05 October 2008

Discovering the Literary Genious

I normally blog how I feel what's going on in my country. I blog everything I'm most curious about. Topics I blog are ranging from the corruption of my current prime minister Hun Sen government, the influx of illegal Vietnamese immigrants to the encroachment of the belligerent Thais upon my Cambodia. But, here's a break from my usual topics of all things politics.

I have a friend. Her name is ND who's studying in Japan. She knows I like to read so she sent me two fictional novels written by Haruki Murakami. I don't read Japanese, but Murakami's books are widely translated into 34 languages. The two books I received from ND were English translated version.

I'm still very surprised to received the gift from from Japan so the least I could do was to start reading them right away. Now, I'm hooked on Murakami's writings. I can't wondered enough of all my literate years, I wish I discovered his works sooner. It's not late yet-- thanks, ND, for the two books you gave me. I tremendously enjoy so much of his writing styles. They are full of imageries and wits that make me want to turn page after page and after page.

I just finished reading Murakami's "The Wind-Up Bird Chronicle" and now I am on page 31 of his next book "Kafka On The Shore".

Let me share one of the passages I enjoyed. It's taken at the end of chapter 9 from "The Wind-Up Bird Chronicle". I laughed to myself so hard reading this passage. The protagonist (1st person narrator) is talking with a sixteen years old girl on the outlook of life:
I coloured coded to distinguish the male and female conversations.
"But finally, Mr. Wind-Up Bird, isn't that just what life is ? Aren't we all trapped in the dark somewhere, and they've taken away our food and water, and we're slowly dying, little by little...?"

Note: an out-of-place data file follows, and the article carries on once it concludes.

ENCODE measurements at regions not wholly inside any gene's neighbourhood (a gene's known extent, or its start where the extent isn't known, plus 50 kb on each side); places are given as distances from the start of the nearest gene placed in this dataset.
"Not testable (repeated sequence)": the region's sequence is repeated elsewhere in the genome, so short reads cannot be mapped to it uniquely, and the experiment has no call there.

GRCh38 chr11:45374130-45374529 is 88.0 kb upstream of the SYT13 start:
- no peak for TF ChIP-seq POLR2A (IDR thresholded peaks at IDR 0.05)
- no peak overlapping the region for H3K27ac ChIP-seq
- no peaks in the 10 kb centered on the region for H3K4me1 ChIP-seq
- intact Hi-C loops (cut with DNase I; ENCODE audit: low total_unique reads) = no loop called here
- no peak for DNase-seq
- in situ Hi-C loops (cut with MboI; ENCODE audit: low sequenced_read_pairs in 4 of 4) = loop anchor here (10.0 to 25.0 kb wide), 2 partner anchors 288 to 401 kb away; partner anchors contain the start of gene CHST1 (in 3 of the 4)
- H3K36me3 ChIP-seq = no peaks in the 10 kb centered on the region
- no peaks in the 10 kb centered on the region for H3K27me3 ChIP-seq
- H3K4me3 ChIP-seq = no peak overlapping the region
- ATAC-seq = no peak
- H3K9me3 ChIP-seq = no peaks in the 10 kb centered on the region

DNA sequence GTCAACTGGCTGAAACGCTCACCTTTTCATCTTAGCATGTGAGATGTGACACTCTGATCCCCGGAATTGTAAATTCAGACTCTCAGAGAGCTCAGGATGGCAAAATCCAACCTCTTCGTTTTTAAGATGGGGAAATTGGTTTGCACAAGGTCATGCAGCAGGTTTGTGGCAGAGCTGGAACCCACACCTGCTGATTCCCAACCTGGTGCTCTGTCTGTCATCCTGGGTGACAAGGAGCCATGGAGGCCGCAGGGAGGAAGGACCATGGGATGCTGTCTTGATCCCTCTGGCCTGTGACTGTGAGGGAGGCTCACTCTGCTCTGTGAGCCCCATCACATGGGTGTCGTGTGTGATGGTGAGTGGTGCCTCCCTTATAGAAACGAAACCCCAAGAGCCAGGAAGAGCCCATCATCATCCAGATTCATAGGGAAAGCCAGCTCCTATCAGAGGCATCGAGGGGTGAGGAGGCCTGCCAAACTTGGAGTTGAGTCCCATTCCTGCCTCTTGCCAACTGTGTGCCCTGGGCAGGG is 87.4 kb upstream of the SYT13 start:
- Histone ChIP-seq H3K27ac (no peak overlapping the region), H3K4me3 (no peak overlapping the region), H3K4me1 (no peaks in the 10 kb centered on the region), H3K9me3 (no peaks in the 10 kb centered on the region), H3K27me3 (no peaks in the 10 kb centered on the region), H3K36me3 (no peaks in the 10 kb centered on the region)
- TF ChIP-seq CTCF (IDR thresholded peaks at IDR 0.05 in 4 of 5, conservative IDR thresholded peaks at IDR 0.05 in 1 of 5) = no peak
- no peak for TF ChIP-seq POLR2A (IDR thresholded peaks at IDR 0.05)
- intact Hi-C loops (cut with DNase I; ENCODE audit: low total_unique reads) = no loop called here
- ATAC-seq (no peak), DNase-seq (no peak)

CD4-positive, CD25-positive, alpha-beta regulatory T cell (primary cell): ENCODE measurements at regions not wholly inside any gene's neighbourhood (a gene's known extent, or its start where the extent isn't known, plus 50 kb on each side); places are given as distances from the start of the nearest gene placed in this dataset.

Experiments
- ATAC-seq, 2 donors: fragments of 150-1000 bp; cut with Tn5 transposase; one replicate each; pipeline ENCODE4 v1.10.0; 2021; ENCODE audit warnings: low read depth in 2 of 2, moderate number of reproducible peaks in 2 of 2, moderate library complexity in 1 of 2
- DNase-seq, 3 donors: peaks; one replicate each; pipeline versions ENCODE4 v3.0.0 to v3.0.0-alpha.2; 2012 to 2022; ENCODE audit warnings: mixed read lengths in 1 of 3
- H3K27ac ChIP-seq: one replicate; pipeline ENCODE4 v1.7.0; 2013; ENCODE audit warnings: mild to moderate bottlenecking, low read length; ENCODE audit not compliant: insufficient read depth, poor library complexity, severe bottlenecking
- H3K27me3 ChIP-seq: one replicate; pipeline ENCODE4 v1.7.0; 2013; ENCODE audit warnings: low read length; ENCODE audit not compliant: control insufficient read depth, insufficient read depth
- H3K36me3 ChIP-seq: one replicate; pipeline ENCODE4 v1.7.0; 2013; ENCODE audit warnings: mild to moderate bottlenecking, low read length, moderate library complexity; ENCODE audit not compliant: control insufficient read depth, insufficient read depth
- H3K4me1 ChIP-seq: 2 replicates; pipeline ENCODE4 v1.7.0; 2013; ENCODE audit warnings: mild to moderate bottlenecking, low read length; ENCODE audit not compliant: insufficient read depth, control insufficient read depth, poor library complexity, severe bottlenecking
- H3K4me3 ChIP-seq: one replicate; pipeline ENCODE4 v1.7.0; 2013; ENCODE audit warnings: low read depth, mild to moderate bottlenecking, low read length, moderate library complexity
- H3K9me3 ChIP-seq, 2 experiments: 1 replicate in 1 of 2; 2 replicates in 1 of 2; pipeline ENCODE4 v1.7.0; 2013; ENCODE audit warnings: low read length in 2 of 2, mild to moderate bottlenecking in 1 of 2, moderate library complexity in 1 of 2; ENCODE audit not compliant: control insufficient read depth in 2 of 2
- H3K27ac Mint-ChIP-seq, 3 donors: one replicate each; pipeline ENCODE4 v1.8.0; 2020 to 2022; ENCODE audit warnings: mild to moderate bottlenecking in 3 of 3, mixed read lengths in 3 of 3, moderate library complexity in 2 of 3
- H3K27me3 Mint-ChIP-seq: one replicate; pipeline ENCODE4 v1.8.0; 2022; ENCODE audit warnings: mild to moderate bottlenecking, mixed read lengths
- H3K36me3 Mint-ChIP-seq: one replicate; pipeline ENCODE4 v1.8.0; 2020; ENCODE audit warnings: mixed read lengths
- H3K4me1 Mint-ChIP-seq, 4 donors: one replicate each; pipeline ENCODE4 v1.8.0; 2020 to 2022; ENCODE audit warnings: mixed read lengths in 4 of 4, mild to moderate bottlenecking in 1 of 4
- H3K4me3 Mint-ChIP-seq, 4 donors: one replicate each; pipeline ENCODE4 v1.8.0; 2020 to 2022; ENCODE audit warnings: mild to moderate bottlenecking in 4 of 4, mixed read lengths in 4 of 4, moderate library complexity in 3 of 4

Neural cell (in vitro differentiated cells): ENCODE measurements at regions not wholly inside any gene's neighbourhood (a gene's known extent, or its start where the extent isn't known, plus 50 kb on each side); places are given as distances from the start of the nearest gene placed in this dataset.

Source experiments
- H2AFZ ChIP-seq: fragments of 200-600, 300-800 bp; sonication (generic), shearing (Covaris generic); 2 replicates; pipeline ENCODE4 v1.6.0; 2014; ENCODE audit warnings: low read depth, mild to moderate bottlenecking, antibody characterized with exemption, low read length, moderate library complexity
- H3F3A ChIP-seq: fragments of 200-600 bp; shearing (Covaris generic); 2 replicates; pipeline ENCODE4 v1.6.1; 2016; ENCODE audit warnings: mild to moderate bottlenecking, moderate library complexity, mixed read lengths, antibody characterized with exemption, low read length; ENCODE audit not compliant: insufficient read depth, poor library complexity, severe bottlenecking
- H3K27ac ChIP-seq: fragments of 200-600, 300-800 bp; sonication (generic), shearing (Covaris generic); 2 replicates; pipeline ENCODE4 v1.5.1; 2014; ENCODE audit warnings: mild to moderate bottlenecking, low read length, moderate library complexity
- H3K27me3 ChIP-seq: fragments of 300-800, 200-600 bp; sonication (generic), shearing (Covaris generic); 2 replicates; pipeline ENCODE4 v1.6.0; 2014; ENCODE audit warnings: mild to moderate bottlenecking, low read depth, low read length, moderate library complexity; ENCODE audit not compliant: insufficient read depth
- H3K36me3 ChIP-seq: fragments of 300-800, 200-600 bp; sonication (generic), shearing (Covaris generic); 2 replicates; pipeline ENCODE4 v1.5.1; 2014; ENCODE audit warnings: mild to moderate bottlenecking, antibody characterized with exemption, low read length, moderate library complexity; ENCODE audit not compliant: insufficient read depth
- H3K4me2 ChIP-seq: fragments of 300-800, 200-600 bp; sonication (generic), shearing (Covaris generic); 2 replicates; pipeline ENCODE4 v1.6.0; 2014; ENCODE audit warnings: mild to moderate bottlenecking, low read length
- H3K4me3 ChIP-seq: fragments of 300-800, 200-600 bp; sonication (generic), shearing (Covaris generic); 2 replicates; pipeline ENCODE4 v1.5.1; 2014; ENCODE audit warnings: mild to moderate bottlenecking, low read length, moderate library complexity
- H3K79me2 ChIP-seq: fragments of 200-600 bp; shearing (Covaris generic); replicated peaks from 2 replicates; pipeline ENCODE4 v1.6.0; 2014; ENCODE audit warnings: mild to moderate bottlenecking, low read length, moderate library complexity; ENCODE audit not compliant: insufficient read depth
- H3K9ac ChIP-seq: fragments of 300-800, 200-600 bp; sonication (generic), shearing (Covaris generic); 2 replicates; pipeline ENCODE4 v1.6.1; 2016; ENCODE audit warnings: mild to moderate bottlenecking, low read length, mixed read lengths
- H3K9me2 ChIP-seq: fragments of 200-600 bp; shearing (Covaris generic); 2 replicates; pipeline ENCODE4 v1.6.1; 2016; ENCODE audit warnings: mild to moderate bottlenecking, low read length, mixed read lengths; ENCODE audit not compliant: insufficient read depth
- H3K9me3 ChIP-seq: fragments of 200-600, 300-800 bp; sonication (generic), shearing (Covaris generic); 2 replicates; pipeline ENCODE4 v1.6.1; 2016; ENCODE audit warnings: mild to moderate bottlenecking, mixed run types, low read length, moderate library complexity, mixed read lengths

I laughed. "You're too young to be so...pessimistic," I said, using the English word.
"Pessimistic. It means looking only at the dark side of things."
"Pessimistic...pessimistic..."She repeated the English to herself over and over, and then she looked up at me with a fierce glare. "I'm only sixteen," she said, "and I don't know much about the world, but I do know one thing for sure. If I'm pessimistic, then the adults in this world who are not pessimistic are a bunch of idiots."

Now here's a little bit of Japanese expression from chapter 3 "Kafka On the Shore". A 15 year old boy, Kafka (1st person narrator) while traveling on a bus, where he meets a girl.

"Could you do me a favour?" she says.
"A favor?"
"Can I sit next to you until we get to Takamatsu? I just can't relax when I sit by myself. ... you seem like a nice guy. Do you mind?"
"No problem."
"Thanks," she says. "In traveling, a companion,' as the saying goes."
I nod. nod, nod, nod-- that's all I seem capable of. But what should I say?
How does that end?" she asks.
"How does what end?"
"After a companion, how does it go? I can't remember. I never was very good at Japanese."
" 'In life, compassion,' " I say.